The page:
The One Metric That Identifies Qualified Buyers

LookbookHQ
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Elle Woulfe, VP Marketing at LookbookHQ, began her session at yesterday’s MarTech Conference in Boston with one question, “how did you measure the success of your last campaign?”

Most of the room would agree the accepted standard, by tracking:

  • Clicks
  • Downloads
  • Form completions
  • Attribution tied to revenue

Marketing has become about the numbers, and whether we’re hitting our targets and putting potential customers into the funnel. Marketing’s true role is to educate buyers.

The problem with this is that those people are only in the funnel because they clicked on stuff, which doesn’t tell us whether they’re really interested in what we have to offer. I’m like Elle. I download content All. The. Time. Where does it go? In a handy folder on my desktop of things I intend (truly) to read later. Do I ever get to it? If I’m being honest. Not really.

I would be your Sales team’s nightmare. I’ve clicked. I’ve downloaded. Your Marketing team has probably put my name and contact details into their pipeline. Counting clicks falls short, to the point that only 4% of those result in an actual sale.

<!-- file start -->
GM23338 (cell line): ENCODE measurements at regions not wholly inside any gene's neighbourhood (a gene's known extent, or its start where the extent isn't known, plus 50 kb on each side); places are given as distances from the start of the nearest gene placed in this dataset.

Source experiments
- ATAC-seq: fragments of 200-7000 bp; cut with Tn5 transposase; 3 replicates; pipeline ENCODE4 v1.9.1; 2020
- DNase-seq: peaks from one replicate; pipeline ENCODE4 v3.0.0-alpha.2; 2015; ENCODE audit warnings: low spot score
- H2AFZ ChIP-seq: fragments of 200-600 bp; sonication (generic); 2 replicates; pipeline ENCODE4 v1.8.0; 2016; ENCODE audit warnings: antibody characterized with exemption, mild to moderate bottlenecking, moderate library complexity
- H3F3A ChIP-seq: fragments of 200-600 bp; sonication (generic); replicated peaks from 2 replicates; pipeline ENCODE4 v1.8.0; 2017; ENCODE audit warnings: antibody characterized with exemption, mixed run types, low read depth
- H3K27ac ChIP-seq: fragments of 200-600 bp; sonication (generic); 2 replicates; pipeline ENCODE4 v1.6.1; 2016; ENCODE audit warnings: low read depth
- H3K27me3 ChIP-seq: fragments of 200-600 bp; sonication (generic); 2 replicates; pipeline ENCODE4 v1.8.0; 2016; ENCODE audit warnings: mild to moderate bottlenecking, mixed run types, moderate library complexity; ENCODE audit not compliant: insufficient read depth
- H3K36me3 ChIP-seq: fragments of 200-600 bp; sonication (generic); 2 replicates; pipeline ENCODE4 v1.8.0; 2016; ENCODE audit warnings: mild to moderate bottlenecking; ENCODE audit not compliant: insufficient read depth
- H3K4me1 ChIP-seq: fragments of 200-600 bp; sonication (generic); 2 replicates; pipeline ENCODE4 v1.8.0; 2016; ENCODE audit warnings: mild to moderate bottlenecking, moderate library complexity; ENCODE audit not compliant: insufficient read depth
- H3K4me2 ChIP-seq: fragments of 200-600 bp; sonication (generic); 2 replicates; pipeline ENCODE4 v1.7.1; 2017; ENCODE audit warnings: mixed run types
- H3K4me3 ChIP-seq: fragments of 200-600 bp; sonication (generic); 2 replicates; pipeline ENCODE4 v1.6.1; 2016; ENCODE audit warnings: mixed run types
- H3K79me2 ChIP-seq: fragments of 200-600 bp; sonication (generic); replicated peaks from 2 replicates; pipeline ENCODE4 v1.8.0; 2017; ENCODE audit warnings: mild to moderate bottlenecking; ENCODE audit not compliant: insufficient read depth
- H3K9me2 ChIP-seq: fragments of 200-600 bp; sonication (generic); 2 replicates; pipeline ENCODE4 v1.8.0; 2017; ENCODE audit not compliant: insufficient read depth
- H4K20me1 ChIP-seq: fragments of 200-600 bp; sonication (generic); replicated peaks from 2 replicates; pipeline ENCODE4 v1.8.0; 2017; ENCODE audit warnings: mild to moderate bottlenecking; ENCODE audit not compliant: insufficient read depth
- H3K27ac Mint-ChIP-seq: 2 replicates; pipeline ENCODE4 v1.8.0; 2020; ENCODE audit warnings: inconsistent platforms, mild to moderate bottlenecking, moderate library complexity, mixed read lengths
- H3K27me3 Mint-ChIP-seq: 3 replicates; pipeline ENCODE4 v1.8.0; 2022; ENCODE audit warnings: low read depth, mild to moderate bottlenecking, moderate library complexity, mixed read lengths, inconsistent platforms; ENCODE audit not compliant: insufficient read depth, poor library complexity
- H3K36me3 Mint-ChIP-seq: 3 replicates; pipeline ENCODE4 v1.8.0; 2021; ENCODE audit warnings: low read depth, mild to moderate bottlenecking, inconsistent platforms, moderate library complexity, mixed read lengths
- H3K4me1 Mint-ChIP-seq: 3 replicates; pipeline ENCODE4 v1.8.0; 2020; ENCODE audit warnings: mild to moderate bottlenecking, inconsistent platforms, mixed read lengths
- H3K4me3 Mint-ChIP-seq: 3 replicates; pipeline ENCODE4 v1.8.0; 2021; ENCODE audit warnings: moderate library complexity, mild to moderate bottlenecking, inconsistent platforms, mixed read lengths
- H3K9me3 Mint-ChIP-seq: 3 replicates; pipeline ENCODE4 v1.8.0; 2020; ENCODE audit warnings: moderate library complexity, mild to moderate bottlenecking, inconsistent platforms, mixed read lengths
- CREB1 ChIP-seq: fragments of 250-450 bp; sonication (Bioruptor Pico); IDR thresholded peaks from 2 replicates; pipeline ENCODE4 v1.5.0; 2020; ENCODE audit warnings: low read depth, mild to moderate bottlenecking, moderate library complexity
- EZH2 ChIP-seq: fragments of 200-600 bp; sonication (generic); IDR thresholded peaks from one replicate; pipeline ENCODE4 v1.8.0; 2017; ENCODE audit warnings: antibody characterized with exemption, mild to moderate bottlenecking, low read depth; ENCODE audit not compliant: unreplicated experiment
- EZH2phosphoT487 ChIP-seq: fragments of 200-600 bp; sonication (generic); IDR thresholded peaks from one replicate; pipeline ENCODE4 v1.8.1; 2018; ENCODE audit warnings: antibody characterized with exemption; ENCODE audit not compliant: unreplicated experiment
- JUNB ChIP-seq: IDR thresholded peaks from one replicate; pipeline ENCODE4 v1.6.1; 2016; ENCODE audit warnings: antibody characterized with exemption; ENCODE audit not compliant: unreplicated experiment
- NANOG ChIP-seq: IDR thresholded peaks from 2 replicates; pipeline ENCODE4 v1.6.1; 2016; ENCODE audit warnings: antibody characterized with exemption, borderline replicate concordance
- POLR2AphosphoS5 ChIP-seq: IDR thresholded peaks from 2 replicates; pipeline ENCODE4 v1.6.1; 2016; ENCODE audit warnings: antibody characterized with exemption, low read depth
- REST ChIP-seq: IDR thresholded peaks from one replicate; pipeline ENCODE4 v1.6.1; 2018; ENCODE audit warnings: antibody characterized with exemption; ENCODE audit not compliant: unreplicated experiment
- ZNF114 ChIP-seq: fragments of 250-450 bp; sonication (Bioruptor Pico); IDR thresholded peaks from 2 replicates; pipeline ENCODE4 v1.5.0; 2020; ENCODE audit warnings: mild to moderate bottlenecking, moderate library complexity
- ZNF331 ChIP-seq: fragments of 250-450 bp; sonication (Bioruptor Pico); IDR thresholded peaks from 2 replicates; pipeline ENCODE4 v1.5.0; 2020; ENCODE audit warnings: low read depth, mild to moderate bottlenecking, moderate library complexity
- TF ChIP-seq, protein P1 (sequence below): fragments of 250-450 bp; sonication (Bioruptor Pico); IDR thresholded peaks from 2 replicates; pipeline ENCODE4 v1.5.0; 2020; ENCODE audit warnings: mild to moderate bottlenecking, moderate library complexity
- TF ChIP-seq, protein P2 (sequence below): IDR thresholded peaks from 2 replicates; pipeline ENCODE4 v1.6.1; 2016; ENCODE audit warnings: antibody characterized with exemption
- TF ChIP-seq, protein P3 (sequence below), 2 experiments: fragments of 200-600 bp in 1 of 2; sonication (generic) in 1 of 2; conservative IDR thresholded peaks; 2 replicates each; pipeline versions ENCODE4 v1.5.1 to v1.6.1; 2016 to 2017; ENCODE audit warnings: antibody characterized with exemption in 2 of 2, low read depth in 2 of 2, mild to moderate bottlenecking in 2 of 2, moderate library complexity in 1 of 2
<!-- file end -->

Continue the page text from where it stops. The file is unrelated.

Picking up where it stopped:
LookbookHQ

As Elle put it, “you know what their fingers did, but what did their brains do?” What happens if you scored based on quality, instead of on volume? One person can just file your content away for another day, while another spends half an hour reading it cover to cover. The click tells you nothing.

So the one metric that identifies qualified buyers? The time spent engaging with your content.

Put yourself in your buyer’s shoes. Do you spend your time researching solutions, pricing, or capabilities if you’re not interested in buying? No.

The solution is to change how you deliver your content. Don’t let your potential customers hit dead ends. Let them binge. Keep them in the moment by offering them more. Keep them engaged. Content bingers are better buyers.

All it takes is a change in how you deliver content:

  1. Change the way content is delivered.
  2. Make every click the start of a journey, instead of a dead end.
  3. Zero in on your most engaged, sales ready buyers.
  4. Know how your content is being consumed.
  5. Have better insights on how your content moves buyers.

“What people do on the destination side of the click is more important than the click itself,” says Elle.

 

If interested, you can find the entire session presentation here.

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Kris Schulze

Kris Schulze

Chief Marketing Officer at B2B News Network
Kris is a Certified Content Marketing Specialist with a degree in languages, and too many years of experience in marketing and media to mention. Kris has spent her career collecting knowledge in content and product marketing, writing, and working for some well known brands. She is the author of Welcome to Beansville, and In the Quiet Hours.